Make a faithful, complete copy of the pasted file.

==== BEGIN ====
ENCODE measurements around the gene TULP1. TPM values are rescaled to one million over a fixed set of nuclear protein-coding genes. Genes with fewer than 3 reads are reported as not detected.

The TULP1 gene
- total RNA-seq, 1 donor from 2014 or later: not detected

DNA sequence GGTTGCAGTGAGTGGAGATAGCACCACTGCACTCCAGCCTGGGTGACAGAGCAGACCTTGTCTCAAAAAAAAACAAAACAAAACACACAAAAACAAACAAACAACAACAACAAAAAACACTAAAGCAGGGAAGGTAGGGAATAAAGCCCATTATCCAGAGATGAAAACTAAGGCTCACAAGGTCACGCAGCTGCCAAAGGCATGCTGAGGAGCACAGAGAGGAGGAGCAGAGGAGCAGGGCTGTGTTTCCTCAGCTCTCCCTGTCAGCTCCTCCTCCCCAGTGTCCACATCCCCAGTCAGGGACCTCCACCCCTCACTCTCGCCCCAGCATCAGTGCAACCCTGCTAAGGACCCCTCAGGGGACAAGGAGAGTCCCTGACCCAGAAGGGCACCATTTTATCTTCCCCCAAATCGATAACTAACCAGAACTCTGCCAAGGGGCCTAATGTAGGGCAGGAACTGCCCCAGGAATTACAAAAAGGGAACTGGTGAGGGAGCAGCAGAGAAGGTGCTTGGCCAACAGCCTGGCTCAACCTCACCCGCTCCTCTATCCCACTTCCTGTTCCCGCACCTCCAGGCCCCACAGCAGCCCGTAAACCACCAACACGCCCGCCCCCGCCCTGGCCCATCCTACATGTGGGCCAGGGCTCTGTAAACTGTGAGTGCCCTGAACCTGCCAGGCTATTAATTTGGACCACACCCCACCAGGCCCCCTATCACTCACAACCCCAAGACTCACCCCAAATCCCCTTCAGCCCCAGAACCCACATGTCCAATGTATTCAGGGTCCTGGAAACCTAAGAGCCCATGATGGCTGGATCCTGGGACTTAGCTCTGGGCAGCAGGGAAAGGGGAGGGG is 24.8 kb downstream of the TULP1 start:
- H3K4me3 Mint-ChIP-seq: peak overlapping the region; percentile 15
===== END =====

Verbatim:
ENCODE measurements around the gene TULP1. TPM values are rescaled to one million over a fixed set of nuclear protein-coding genes. Genes with fewer than 3 reads are reported as not detected.

The TULP1 gene
- total RNA-seq, 1 donor from 2014 or later: not detected

DNA sequence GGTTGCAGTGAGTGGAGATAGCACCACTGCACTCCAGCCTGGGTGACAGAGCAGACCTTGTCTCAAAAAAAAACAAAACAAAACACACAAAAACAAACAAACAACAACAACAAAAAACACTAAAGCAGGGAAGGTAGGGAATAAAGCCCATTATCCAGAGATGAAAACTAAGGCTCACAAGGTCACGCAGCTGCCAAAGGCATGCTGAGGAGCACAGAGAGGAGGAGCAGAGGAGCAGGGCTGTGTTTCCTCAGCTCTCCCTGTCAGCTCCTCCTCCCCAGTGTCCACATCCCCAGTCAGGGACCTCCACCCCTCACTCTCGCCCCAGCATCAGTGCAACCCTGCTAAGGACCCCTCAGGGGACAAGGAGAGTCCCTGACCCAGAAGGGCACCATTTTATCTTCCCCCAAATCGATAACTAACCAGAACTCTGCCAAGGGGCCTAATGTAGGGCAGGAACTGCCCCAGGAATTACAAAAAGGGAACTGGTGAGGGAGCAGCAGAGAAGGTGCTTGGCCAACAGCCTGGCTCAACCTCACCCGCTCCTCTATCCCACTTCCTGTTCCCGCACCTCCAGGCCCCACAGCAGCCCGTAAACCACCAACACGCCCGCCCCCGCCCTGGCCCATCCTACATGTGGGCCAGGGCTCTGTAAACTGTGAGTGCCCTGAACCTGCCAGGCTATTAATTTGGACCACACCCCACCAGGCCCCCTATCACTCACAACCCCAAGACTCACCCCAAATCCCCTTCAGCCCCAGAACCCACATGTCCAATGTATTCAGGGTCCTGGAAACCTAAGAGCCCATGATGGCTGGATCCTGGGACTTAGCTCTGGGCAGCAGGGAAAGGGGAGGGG is 24.8 kb downstream of the TULP1 start:
- H3K4me3 Mint-ChIP-seq: peak overlapping the region; percentile 15